I currently serve as Commander of the Criminal Investigations Division of a medium-sized agency in a college town. Most of my career has been spent working investigations. I began as a robbery/homicide detective in 2003.
Although this was most of my caseload, I’d pick-up a sexual battery periodically while working a night shift rotation or on a call-out. I will admit there were many times when the sexual battery victims’ veracity seemed dubious. Either the story was inconsistent, core details were missing, or the victim had waited several days to report. As a well-trained interviewer, these were the classic signs of deception. Although I never actually called them liars, I never worked these cases as hard as I should have. I figured they were instances of morning after regret or their current boyfriends were making them report. I couldn’t have been more wrong.
Fast forward to 2017: I’m now the boss over the special victims unit, as well as, other major case squads. Last year I attended a two-day training with Russell Strand,* the former US Army Special Agent who developed the FETI (Forensic Experiential Trauma Interview) process, where he spoke extensively on the neurobiology of trauma. This was quite an “aha” moment for me. It became clear that all the classic signs of deception I had learned throughout my career – not making eye-contact, looking anxious, and having a disorganized story – were completely normal for a victim of trauma. The inconsistent statements and lack of core details should be expected. These are not signs of deception—these are biological reactions to trauma. In fact, suspects are usually much more believable because they are not suffering the effects of trauma and can weave a convincing account of their own blamelessness. I learned I should also accept that MOST victims will delay reporting due to feelings of shame and embarrassment. Needless to say, my current squad of special victims unit detectives have been well schooled in this area, and they are second to none at helping survivors of sexual assault.
Not long after Strand’s training, we had a case that was an eye-opener for me. There was a young college female, about 18 years old, who I will call Mary. Mary went to a local college bar and had a few drinks. She met a guy there who I will call Sam. Mary and Sam drank and danced and were having fun. They kissed a little, and Sam asked her to go to his car to “make out.” Mary reluctantly agreed but said that all she would do was kiss because she had never had sex. When he got her into his car Sam raped Mary in the back seat. Afterward, as Sam drove her home, he struck a curb which attracted the attention of a nearby officer. The officer attempted a traffic stop believing the driver, Sam, to be a possible DUI. Hearing the siren, Sam fled in his vehicle, driving a few blocks away and then running from the car. As the officer approached the car, he saw Mary crying uncontrollably in the back seat. She told the officer she had been raped. Sam was eventually captured and charged with sexual battery.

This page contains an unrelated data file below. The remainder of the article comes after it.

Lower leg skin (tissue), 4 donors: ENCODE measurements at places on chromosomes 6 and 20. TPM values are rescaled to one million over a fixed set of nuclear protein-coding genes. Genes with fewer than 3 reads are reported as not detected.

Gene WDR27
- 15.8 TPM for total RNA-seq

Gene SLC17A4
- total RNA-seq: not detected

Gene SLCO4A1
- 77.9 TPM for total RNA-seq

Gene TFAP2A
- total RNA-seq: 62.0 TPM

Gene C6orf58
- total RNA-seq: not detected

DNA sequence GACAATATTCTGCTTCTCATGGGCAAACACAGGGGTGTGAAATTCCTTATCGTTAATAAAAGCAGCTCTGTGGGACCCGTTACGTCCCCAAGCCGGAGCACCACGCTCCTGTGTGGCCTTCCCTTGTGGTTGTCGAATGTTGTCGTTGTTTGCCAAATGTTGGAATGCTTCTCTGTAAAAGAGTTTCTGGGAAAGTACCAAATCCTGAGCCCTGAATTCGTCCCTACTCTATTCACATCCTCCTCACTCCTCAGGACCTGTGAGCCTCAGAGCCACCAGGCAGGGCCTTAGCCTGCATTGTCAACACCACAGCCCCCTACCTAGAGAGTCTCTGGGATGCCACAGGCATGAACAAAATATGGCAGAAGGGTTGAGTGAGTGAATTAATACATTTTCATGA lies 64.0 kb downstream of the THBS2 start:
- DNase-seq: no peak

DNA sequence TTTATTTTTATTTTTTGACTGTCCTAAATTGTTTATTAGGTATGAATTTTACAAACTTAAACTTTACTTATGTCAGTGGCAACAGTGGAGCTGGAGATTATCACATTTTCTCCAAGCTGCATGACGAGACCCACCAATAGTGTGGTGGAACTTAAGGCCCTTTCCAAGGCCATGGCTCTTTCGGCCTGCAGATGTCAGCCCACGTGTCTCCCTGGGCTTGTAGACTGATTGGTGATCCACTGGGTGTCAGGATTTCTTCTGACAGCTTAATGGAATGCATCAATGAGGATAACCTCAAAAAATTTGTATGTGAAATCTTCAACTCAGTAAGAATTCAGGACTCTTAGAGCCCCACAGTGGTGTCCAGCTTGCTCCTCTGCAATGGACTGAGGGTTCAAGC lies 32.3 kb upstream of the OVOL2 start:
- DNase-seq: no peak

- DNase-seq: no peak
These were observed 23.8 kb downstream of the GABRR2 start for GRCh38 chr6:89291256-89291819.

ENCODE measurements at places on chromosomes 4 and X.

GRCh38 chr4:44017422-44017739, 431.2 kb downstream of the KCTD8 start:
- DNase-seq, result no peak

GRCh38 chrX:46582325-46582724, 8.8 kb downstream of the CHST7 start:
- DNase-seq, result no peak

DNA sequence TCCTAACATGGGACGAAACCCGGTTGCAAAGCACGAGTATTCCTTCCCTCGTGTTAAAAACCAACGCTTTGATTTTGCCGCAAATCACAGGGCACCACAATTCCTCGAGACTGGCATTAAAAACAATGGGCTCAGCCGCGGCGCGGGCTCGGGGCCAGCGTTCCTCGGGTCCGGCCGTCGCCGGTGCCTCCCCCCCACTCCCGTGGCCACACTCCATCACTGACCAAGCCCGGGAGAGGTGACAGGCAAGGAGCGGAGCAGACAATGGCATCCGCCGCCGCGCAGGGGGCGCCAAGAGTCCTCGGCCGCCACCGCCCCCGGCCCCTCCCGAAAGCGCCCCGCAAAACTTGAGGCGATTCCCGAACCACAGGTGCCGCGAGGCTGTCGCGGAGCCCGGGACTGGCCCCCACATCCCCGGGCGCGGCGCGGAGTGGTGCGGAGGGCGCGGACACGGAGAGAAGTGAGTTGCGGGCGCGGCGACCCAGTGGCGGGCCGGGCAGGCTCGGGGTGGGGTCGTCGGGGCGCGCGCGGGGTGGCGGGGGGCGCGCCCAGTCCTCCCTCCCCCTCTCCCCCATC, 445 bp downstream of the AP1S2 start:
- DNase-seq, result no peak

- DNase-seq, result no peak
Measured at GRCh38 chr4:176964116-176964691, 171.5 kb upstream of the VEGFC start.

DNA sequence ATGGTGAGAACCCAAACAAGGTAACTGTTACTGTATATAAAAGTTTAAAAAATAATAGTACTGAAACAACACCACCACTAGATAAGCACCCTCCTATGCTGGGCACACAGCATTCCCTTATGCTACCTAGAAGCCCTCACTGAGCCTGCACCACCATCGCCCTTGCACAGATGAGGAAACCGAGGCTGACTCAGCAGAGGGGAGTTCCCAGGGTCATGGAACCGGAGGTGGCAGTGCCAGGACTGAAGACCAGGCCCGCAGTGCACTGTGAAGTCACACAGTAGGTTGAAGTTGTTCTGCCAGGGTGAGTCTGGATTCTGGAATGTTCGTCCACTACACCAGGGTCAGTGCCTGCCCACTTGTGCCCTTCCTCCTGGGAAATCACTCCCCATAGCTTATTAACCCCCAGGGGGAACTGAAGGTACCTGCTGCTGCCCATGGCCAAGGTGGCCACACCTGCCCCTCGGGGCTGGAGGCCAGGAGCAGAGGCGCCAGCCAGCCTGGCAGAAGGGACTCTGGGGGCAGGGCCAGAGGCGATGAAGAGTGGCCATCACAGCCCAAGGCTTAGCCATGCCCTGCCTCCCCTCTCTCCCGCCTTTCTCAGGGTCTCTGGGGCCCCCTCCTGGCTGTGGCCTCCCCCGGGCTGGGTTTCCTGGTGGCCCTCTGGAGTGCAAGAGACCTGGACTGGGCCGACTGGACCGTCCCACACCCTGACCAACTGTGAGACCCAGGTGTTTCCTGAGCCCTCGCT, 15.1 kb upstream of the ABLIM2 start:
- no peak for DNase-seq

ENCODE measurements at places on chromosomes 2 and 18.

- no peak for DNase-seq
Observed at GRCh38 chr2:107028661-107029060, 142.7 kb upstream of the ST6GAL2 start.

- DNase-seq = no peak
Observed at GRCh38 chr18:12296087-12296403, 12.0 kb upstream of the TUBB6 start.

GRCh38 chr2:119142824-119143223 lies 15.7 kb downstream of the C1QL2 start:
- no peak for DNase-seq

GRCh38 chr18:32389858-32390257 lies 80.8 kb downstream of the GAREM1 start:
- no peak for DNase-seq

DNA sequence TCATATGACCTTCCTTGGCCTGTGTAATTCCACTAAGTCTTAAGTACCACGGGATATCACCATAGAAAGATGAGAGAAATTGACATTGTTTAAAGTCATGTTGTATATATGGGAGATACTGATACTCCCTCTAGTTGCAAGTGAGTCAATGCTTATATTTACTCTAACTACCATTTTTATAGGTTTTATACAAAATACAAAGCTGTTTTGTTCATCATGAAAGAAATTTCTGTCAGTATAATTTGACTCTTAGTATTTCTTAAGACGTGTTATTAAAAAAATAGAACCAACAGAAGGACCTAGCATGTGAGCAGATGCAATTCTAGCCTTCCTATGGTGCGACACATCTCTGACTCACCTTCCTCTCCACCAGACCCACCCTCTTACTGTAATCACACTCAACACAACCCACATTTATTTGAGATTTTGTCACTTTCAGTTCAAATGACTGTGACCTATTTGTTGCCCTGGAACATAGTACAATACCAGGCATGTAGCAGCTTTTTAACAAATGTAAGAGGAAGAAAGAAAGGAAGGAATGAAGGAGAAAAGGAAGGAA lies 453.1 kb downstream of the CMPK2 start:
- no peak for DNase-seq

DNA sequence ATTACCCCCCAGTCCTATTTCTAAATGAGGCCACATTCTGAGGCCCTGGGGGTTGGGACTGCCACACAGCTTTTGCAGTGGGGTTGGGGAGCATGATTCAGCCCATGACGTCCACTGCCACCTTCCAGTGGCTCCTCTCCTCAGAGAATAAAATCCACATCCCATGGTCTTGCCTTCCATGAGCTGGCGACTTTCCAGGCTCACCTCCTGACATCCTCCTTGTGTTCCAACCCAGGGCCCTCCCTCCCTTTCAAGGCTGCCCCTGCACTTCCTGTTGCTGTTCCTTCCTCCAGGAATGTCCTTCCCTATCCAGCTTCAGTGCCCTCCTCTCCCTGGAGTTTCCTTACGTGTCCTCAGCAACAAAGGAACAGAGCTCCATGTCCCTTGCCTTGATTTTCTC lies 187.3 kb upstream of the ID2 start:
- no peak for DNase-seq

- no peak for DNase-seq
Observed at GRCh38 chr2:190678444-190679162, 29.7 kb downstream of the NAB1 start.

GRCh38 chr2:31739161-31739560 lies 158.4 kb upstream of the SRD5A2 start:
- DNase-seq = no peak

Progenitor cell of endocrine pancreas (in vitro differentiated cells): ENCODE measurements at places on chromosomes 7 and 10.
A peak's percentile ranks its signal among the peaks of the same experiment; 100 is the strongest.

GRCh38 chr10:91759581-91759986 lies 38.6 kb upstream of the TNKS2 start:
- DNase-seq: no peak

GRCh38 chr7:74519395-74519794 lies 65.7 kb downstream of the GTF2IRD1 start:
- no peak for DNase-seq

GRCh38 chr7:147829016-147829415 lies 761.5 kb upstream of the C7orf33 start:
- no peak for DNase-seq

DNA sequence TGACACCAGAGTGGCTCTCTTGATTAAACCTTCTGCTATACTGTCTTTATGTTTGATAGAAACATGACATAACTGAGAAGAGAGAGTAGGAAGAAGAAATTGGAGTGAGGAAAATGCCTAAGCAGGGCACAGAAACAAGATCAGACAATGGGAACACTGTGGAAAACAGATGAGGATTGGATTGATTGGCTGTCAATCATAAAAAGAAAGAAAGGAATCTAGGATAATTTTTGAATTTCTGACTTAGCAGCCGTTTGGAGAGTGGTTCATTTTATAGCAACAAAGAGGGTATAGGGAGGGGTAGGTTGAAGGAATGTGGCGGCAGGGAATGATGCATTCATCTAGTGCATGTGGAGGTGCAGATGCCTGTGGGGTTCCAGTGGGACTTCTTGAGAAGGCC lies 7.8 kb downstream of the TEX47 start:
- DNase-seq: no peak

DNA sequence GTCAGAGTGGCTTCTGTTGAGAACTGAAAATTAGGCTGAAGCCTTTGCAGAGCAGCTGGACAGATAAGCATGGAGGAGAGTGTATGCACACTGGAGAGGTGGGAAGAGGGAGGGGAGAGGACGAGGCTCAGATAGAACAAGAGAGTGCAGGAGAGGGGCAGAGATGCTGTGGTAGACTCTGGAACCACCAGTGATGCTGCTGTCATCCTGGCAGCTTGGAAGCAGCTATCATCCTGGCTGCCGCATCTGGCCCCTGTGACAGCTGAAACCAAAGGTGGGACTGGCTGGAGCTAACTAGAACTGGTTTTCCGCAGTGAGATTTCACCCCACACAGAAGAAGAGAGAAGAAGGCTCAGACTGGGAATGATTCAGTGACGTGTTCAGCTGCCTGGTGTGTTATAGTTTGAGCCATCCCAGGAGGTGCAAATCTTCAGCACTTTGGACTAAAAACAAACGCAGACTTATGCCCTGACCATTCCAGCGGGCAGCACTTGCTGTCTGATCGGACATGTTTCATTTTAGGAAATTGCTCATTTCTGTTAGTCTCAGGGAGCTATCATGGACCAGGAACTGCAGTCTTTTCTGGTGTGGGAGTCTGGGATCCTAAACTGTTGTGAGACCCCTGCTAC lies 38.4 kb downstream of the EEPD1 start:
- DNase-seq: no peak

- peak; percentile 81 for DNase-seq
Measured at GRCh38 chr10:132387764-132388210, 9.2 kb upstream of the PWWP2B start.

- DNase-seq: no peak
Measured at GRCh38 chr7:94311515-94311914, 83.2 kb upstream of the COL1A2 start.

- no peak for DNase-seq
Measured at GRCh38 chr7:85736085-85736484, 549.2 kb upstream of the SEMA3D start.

This seems cut-and-dry, which it is, but let me pose the alternative. Instead of being intercepted by police for possibly driving drunk, let’s say Sam took Mary to her home and dropped her off. This is a much more likely scenario. The odds are Mary would have waited a couple days to report. Her account could have been inconsistent due to the trauma and alcohol. In the past, I would have suspected she was “regretting” her decision to have her first sexual encounter in the back seat of a car behind a local bar. With his lack of trauma, Sam could have come to the station and given a perfectly clear account of meeting a girl in a college bar and “hooking up” with her out in his car.
Mary’s case was another “Aha” moment for me. Ten years ago, I most likely had a case very similar to this. I now regret how I handled those cases early in my career; however, the science was not clear and there was no training in this area. We know only 20% of victims of rape report to law enforcement, and we know most suspects re-offend multiple times so we have very few chances to catch the predator. Now that we know all this, we must do a better job–first, to do justice by the survivor we are working with, and second, to protect others from becoming victims in the future.
Lt Mike Schentrup, Criminal Investigation Commander, Gainesville Florida Police Department.
*Russell W. Strand retired in November 2016 from his position as Chief of the U.S. Army Military Police School Family Advocacy Law Enforcement Training Division.